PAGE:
- Track data. Today’s technology makes it easy to keep a log of your steps, weight, calories, and plate portions. “The more data you have about your behavior, the more likely you are to keep on track,” says Dr. Brown. “You don’t have to become obsessed with it.”
What Should I Know About Post-Treatment Medications?
It’s a good idea to avoid drugs containing high doses of acetaminophen (found even in some cold and flu meds) if you have more extensive fibrosis. Excessive amounts of acetaminophen are known to cause severe liver damage; since your liver is already compromised, there’s no reason to raise your risk higher.
Also make sure to let any new doctors know about your prior HCV infection, including those at urgent care facilities or the emergency room, so they can choose drugs that don’t add a toxic burden to your liver, Dr. Terrault says.
What If I Want to Get Pregnant After HCV Treatment?
You should be OK, Dr. Terrault says. If you have mild fibrosis, pregnancy after HCV treatment should be “very straightforward.”
If you have stage F4 scarring, or cirrhosis, you do have potential risks of increased complications during pregnancy, but it’s pretty rare. If this is you, you might want to see a high-risk obstetrical group during your pregnancy. “Not that the Hep C is causing any issues—it’s gone and it’s not going to be at any risk to the baby—but you have underlying liver disease and do need a higher level of monitoring,” says Dr. Terrault.
Can I Be Re-Infected With HCV After Treatment?
For sure. Whatever contributed to you getting Hepatitis C the first time, if you do it again, you’ll probably have the same outcome. Injecting drugs and unsafe sex practices (particularly for men with HIV who have unprotected sex with men) are among the most common ways that people are infected and re-infected with HCV. If you’re doing either, it’s important to have an annual HCV RNA screening to check for re-infection. You can lower your risk by using clean needles (including for things like tattoos) and condoms for sex.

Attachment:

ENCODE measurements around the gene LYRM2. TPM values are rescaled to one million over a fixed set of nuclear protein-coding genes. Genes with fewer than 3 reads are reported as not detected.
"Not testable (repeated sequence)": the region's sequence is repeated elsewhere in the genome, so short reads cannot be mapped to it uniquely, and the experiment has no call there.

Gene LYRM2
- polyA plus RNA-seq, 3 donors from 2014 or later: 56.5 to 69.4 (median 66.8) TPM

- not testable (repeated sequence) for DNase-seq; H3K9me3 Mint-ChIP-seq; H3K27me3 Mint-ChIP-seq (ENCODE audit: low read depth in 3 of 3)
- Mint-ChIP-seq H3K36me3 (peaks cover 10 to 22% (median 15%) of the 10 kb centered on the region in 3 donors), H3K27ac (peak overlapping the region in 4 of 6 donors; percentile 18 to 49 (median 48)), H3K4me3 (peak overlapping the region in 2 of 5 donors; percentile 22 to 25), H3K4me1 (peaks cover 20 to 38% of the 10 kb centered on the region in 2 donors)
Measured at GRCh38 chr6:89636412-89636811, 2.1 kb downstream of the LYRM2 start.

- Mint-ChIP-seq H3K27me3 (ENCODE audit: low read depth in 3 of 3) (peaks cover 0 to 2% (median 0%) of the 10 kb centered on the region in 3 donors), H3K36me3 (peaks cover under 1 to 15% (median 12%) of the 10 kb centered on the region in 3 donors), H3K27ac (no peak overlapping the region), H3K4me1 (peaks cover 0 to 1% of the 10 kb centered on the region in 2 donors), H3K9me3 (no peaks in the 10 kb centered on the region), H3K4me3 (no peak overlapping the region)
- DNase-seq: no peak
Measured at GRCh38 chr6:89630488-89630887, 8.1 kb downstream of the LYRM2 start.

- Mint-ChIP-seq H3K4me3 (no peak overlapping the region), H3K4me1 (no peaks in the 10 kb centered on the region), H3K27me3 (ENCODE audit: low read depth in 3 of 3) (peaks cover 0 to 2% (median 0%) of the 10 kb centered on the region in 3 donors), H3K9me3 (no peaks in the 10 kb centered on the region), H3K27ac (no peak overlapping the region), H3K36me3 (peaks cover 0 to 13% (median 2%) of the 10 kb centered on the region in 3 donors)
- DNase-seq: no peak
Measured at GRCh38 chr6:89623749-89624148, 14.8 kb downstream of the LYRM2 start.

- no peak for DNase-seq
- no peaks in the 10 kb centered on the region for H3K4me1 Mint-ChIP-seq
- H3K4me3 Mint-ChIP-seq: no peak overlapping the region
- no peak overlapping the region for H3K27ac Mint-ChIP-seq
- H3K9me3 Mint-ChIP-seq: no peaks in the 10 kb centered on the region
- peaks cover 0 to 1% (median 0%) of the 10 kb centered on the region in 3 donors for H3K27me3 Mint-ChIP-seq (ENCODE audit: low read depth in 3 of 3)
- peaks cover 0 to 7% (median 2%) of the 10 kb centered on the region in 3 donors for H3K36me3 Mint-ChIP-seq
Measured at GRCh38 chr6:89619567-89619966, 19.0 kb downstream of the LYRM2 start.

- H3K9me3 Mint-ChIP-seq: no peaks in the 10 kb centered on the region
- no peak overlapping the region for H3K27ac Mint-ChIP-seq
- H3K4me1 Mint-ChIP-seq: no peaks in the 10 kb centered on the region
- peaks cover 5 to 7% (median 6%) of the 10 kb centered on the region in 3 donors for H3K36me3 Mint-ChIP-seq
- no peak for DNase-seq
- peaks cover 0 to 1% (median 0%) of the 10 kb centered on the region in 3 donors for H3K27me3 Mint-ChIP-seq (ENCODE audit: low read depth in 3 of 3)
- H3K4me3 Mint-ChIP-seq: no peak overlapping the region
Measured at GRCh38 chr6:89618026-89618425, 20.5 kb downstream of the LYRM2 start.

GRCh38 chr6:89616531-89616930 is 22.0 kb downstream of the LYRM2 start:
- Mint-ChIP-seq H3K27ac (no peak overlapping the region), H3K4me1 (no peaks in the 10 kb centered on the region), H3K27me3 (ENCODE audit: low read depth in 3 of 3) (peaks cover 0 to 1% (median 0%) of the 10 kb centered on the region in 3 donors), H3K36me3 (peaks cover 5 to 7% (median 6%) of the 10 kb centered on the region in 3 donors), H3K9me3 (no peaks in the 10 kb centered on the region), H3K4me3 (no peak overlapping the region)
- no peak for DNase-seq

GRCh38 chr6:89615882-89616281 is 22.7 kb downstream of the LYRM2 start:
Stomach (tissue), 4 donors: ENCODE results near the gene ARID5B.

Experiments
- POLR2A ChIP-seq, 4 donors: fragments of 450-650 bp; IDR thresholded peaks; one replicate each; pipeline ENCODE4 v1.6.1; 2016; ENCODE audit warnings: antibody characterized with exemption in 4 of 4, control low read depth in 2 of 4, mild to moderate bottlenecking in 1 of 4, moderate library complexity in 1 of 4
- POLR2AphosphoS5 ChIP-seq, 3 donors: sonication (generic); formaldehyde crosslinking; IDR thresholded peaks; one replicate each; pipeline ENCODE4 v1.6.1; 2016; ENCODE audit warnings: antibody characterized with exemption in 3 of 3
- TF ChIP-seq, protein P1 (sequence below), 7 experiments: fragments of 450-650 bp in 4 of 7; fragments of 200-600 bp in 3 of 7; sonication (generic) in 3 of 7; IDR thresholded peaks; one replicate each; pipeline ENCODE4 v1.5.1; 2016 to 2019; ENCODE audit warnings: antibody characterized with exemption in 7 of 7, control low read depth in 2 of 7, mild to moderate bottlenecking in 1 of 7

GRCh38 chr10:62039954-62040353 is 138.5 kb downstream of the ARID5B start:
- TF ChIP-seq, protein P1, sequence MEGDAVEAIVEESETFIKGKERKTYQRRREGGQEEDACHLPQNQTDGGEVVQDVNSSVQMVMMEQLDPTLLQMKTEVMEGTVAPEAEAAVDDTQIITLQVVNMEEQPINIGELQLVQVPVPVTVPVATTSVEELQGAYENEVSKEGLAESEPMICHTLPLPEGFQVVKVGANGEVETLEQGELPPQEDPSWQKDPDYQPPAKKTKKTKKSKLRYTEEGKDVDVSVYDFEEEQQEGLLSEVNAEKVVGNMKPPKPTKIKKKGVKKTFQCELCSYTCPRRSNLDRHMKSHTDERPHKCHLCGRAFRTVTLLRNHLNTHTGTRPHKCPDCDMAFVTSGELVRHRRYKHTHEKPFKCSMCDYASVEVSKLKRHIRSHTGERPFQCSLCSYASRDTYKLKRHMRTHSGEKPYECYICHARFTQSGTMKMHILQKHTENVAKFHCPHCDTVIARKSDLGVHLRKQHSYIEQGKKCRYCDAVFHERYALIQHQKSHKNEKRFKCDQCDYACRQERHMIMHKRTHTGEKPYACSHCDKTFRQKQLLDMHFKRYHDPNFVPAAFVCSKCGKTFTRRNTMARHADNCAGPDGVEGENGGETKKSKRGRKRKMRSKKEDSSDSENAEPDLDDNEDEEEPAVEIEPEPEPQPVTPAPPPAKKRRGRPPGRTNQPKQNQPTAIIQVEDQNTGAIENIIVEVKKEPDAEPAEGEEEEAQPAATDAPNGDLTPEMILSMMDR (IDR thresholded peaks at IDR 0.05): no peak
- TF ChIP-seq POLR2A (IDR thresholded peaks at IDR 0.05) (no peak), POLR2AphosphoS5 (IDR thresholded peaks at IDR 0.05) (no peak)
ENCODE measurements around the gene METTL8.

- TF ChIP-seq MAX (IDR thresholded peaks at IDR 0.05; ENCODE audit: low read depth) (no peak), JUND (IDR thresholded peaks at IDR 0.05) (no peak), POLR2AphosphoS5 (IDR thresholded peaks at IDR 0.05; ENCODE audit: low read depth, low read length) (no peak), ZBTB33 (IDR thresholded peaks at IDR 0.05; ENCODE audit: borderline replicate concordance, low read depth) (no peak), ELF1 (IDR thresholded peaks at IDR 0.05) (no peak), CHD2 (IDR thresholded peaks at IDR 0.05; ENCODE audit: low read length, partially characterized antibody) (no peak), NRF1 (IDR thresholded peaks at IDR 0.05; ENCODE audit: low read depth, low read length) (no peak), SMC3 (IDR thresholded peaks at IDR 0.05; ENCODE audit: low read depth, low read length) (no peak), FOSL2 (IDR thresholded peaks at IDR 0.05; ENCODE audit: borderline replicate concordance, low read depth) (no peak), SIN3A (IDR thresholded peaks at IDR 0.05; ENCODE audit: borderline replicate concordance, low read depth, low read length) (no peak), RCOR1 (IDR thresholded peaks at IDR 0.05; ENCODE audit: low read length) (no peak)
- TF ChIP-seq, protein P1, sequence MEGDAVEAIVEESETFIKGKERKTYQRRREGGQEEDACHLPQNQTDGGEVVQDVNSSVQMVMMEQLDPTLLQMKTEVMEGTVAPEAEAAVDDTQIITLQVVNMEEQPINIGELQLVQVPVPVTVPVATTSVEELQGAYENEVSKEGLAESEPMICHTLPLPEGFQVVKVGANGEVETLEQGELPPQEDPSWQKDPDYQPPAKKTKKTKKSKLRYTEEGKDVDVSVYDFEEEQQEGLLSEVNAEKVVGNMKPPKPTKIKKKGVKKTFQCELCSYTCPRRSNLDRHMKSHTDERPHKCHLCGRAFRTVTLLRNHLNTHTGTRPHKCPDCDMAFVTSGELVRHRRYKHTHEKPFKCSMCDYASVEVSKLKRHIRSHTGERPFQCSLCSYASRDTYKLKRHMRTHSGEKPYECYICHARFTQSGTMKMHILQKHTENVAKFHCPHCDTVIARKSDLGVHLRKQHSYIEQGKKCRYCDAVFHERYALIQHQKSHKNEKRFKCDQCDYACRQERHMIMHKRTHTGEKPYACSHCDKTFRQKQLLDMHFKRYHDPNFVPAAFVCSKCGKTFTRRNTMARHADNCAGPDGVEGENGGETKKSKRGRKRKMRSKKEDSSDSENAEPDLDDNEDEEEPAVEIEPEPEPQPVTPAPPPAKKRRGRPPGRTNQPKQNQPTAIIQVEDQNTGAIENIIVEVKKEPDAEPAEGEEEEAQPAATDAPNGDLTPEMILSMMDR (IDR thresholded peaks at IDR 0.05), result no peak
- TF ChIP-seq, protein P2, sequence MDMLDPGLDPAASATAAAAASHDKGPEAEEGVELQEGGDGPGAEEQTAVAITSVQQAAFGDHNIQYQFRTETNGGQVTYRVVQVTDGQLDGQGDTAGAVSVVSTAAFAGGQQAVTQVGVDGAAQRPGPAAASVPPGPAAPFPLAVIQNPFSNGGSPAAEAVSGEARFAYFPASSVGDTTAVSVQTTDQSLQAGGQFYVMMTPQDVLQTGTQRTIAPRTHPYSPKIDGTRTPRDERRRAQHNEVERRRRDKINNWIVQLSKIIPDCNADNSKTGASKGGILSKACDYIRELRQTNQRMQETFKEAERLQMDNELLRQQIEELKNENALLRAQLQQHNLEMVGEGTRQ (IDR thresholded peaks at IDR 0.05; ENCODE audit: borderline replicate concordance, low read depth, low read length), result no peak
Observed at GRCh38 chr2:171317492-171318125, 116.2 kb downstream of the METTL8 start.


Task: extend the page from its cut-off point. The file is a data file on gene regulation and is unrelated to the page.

- HCV Cure Statistics: U.S. Department of Veteran Affairs. (2015). “FAQs about Sustained Virologic Response to Treatment for Hepatitis C.” hepatitis.va.gov/pdf/sustained-virological-response.pdf
- Not Achieving SVR: Hepatitis C Online. (2019). “Monitoring During and After HCV Treatment.” hepatitisc.uw.edu/go/treatment-infection/monitoring/core-concept/all
- Cirrhosis Facts: National Institute of Diabetes and Digestive and Kidney Diseases. (2018). “Definition & Facts for Cirrhosis.” niddk.nih.gov/health-information/liver-disease/cirrhosis/definition-facts
- Liver Cancer and Hepatitis C: American Cancer Society. (2019). “Liver Cancer Risk Factors.” cancer.org/cancer/liver-cancer/causes-risks-prevention/risk-factors.html
- Info on Autoimmune Conditions and the Liver Impact: World Journal of Hepatology. (2016). “Cirrhosis and autoimmune liver disease: Current understanding,” ncbi.nlm.nih.gov/pmc/articles/PMC5055585/
- All About Non-Alcoholic Fatty Liver Disease: American Liver Foundation. (2017). “NASH Causes & Risk Factors.” liverfoundation.org/for-patients/about-the-liver/diseases-of-the-liver/nonalcoholic-steatohepatitis-information-center/nash-causes-risk-factors/
- Use of Acetaminophen: U.S. Food and Drug Administration. (2009). “Acetaminophen: Avoiding Liver Injury.” fda.gov/consumers/consumer-updates/acetaminophen-avoiding-liver-injury